3D printing giant nanotechnology models

(Nanowerk News) One challenge of researching nanotechnology is that you can’t manipulate the pieces with your hands. You can look at computer models, but it isn’t the same as tactile interaction. Models can be 3D printed, but this can be unrealistic for small high schools, universities, or labs that lack the funding required to pay for it.
To tackle these issues, Rebecca Taylor, associate professor of mechanical engineering, and her student Caleigh Goodwin-Schoen are 3D printing models of proteins and DNA and optimizing the designs for affordability. The DNA project was adapted from mkuiper’s product on Thingiverse.
3D-printed science models
Goodwin-Schoen created snap connectors that could be printed in one piece using a selective laser sintering 3D printer. (Image: Caleigh Goodwin-Schoen and Rebecca Taylor)
“The point of the physical models is that you can hold them in your hand and play around with them,” Goodwin-Schoen said. “That allows you to analyze the model more easily and get a better feel of how you would work with it in research.”
Goodwin-Schoen, a fourth-year student in the mechanical engineering integrated master’s/bachelor’s program, has been working on this project since her sophomore year. The project combines additive manufacturing, nanotechnology, and education.
“I’m using so many different parts of mechanical engineering,” Goodwin-Schoen said. “It’s really exciting to be able to apply everything I’ve learned, and I feel like I’m learning so much.”
Goodwin-Schoen’s original goal involved making connectors for protein models. These connectors would hold each part of the protein in their 3D configuration. Each piece of the protein model comes apart, so it can be rearranged like LEGO® structures.
Dyed models
Goodwin-Schoen colored her models using fabric dye; this post-processing technique makes colored models cheaper to print. (Image: Caleigh Goodwin-Schoen and Rebecca Taylor)
The 3D printing method most people are familiar with works by depositing liquid plastic one layer at a time. Goodwin-Schoen’s project uses a different kind, called selective laser sintering (SLS). In these printers, a thin layer of nylon powder is hit with a laser, binding it into a solid mass. Then, another thin layer is added, and the process repeats. The benefit of using SLS is that the final product is equally strong in all directions.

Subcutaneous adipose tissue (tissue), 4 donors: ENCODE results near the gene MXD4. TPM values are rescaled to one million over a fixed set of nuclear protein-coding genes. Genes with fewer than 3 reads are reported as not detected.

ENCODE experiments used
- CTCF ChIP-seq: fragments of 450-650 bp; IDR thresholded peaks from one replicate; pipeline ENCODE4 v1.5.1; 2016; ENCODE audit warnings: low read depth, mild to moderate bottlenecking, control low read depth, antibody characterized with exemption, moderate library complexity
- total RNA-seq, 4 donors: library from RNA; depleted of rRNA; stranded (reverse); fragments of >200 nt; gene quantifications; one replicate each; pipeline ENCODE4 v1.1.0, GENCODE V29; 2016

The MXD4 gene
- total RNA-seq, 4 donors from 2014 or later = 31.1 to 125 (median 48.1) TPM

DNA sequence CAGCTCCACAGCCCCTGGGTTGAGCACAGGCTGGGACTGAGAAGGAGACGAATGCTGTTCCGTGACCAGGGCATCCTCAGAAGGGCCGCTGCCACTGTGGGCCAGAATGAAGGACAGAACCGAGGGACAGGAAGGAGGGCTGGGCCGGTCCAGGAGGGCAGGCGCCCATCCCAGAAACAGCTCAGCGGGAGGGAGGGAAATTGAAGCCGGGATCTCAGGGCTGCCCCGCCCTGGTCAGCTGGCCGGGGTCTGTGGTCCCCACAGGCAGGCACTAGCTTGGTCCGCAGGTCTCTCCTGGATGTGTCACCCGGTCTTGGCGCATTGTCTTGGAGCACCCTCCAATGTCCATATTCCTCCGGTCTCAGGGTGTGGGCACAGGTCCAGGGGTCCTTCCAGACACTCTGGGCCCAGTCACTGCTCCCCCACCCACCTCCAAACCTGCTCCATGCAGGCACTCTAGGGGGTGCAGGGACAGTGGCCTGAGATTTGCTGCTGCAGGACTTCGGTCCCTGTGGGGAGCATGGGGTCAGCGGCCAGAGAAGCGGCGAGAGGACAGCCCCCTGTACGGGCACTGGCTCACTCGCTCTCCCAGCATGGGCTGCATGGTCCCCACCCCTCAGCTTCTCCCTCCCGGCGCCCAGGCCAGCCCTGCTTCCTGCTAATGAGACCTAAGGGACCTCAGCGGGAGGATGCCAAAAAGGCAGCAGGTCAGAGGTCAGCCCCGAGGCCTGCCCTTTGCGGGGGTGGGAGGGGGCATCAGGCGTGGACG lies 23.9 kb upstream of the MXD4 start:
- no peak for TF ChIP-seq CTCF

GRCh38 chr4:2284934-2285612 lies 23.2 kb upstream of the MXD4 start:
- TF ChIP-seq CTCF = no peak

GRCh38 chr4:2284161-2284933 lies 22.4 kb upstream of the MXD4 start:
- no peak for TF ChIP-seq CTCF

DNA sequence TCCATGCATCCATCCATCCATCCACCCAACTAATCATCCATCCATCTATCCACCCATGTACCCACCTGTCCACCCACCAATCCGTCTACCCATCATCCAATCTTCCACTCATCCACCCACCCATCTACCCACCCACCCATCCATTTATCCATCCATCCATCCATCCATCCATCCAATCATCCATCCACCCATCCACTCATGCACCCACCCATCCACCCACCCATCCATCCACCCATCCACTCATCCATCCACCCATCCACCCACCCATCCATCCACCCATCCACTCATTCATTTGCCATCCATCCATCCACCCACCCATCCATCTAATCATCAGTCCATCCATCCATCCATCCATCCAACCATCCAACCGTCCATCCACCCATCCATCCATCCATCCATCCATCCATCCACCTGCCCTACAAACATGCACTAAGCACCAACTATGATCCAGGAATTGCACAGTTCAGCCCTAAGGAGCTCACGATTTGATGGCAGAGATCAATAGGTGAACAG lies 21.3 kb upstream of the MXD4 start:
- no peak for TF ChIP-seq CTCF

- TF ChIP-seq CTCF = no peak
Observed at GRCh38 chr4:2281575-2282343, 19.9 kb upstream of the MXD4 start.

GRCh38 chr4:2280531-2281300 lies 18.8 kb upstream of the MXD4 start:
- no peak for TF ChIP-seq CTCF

One challenge Goodwin-Schoen had to face was the lack of documentation on making connectors using SLS. She’s had to conduct many tests to figure out the best techniques.
Originally, each piece of the model was printed separately. But the cost of printing could be decreased if everything could be printed together. In fact, Goodwin-Schoen says the price would fall from hundreds of dollars to less than one hundred dollars. She came up with a way to weakly connect the pieces so they could be easily separated after printing.
Now, Goodwin-Schoen is working on creating DNA models, which she says could be printed for less than $100. One important aspect of making useful models is finding ways to show how different pieces connect with each other. The connection between the two nucleobases can be represented as having just one degree of freedom, so Goodwin-Schoen chose a simple snap connector that doesn’t allow much movement. The connection between the base and the backbone, however, has three degrees of freedom. She picked a ball-and-socket connector to represent this physical property.
Technical graphic showing various connectors
The DNA model uses various connectors to better represent different kinds of bonds between neighboring pieces. (Image: Caleigh Goodwin-Schoen and Rebecca Taylor)
“You can’t tell from a diagram, so it’s pretty cool and pretty useful to just see how all the pieces move relative to one another,” Goodwin-Schoen said. “They sort of zip up and form a DNA structure, and you can stack up structures with them.”
Goodwin-Schoen has also created a post-processing technique to color the models. Adding colors makes it easier to distinguish between adjacent pieces. 3D printing in color gets expensive fast, but she realized fabric dye could be used to make the models more vibrant at a much lower cost.
Next, Goodwin-Schoen will work on creating PNA models. PNA, or peptide nucleic acid, is a synthetic polymer that has a similar structure to DNA. She also plans to create a program that will convert files describing the geometry of a protein into a file that can be 3D printed. This would allow schools and labs without mechanical engineers to make 3D models specific to their classes and research.
“It would be really exciting to see my work be used throughout many classrooms and labs,” Goodwin-Schoen said. “It seems so applicable to research and education, the grounds where all innovation starts.”
Source: By Madison Brewer, Carnegie Mellon University
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